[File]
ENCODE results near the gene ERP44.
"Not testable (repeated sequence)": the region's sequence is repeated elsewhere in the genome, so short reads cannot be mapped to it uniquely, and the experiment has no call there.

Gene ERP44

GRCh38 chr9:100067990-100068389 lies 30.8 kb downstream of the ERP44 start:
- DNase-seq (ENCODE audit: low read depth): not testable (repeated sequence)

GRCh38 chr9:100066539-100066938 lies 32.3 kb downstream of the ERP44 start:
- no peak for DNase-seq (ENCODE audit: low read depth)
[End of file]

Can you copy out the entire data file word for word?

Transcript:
ENCODE results near the gene ERP44.
"Not testable (repeated sequence)": the region's sequence is repeated elsewhere in the genome, so short reads cannot be mapped to it uniquely, and the experiment has no call there.

Gene ERP44

GRCh38 chr9:100067990-100068389 lies 30.8 kb downstream of the ERP44 start:
- DNase-seq (ENCODE audit: low read depth): not testable (repeated sequence)

GRCh38 chr9:100066539-100066938 lies 32.3 kb downstream of the ERP44 start:
- no peak for DNase-seq (ENCODE audit: low read depth)